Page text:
An old friend, Steve Garrard, has invited me to speak in his seminar at Williams College in October, in my new-found role as a "public intellectual." [I am not exactly sure what a private intellectual would be -- presumably someone who never open acknowledges an obsessive interest in ideas.] Since I will be speaking to undergraduates, who began to take notice of the larger world of politics some time during George W. Bush's second term, I plan to draw on my vast experience as an old person to give them advice about how to remain politically engaged not just for a season or for a Congressional term but for an entire life.
As I was turning over in my mind just which stories to tell [I am, as readers of this blog will have learned, a compulsive story teller], Enver Motala's tribute to Neville Alexander popped up in my email in-box. It is posted on my blog, just after this entry. Although I never had the good fortune to meet Neville Alexander, save perhaps for a fleeting moment, if my memory serves me correctly, I was of course well aware of him during the entire quarter century of my deep involvement with South Africa, an involvement that I have described in detail in the second volume of my Memoir. South Africa has produced an extraordinary number of truly admirable men and women who fought for freedom and socialism during the long night of Apartheid. It is why I fell in love with the country when I first visited it in 1986, and have remained committed to its people ever since.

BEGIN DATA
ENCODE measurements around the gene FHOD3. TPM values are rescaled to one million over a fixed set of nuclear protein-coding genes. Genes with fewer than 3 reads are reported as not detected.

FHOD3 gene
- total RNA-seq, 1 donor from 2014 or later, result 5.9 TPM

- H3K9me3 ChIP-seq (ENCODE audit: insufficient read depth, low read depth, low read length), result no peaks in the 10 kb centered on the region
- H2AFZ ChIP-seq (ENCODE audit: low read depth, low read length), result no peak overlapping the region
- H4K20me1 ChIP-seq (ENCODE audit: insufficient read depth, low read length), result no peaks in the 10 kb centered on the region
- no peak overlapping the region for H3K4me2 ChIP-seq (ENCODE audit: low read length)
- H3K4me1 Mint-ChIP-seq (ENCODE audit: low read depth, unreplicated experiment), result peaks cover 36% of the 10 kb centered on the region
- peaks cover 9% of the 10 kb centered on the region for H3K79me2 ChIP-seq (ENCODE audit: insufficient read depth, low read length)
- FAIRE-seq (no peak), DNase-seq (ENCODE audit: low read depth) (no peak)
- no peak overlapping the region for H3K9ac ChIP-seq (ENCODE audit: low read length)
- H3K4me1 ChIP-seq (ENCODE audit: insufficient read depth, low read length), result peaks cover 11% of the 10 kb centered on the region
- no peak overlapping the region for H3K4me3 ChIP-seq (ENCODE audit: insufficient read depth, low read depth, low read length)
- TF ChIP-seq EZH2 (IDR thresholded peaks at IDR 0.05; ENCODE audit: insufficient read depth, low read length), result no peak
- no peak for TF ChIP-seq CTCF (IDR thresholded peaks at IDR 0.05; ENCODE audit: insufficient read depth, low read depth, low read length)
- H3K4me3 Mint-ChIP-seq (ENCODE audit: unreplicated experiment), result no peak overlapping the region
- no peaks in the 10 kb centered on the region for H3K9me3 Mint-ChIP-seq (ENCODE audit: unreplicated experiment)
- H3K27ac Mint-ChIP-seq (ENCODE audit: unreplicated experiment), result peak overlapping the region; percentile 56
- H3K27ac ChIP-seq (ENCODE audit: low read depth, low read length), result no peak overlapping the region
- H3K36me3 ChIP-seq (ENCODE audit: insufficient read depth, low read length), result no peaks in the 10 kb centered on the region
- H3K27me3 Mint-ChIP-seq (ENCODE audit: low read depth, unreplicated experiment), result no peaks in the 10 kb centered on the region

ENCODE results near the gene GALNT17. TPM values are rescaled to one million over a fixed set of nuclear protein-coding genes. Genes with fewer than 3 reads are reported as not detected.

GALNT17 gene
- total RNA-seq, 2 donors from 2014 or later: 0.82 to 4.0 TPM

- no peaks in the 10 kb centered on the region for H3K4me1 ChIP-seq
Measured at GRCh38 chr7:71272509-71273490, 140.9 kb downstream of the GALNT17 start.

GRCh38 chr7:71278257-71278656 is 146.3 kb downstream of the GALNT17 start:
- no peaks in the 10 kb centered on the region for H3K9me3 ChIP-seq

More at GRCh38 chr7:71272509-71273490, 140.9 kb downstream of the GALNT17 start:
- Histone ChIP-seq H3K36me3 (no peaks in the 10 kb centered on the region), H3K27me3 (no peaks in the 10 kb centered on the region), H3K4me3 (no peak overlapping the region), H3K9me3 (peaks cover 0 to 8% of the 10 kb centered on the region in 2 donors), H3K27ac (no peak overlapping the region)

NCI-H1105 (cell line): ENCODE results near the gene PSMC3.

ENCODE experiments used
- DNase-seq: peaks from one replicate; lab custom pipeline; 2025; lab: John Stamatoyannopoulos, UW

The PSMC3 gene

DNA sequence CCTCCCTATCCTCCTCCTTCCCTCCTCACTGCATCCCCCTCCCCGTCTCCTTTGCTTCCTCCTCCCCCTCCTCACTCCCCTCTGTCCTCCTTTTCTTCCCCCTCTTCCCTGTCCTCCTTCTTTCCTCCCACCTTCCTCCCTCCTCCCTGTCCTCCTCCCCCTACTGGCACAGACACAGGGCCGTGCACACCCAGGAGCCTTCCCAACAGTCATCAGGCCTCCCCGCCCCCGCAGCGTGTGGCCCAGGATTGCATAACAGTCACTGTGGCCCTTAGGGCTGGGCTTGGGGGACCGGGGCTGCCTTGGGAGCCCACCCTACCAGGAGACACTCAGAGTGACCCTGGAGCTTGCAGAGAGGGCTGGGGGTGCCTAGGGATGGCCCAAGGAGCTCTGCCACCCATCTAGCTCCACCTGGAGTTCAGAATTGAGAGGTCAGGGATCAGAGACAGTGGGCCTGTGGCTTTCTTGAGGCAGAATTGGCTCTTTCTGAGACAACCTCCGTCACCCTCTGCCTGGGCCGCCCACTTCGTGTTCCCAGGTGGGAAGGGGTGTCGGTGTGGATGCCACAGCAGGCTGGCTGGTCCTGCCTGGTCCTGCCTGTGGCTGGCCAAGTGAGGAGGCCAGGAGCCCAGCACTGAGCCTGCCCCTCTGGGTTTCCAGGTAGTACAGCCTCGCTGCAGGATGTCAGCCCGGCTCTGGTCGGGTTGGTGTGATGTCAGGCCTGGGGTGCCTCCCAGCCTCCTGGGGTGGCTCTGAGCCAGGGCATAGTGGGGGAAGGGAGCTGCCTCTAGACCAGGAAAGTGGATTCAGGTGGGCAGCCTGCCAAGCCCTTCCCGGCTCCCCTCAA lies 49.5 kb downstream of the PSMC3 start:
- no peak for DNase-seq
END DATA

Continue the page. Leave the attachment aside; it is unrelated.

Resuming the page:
There have been countless men and women over much of the past two centuries who have devoted their lives to the struggle for freedom and socialism -- some of them truly admirable, some very much less so. What strikes me most powerfully about the South Africans I have known is how many of them are genuinely honorable men and women. I have in mind not just such world figures as Nelson Mandela and Desmond Tutu [and Mohandas Gandhi, whose career started, one sometimes forgets, in Natal Province in South Africa], but other less well-known people, including my friend Enver Motala.
It is a great economic strength of capitalism that it has no time for, indeed no conception of, honor. Relationships in the public world are regulated solely by calculations of profitability. To refuse to do business with a man simply because he is a scoundrel is economically disadvantageous. To turn down a deal offered by a woman who previously betrayed her business associates risks losing profit. That is why it is simply impossible in contemporary society for someone permanently to disgrace himself or herself and henceforward to by excluded from the society of decent people. With the death of honor goes the disappearance of shame as an emotion capable of stifling ambition.
It is in such a world that men and women like Neville Alexander stand out as exemplars of the honorable life. I shall not talk about this at Williams. I fear the students listening to me would be unable to make any sense of such observations. But it is very much on my mind as I approach the end of my life and look back, wondering whether I have managed to live in a way that I can, in retrospect, respect.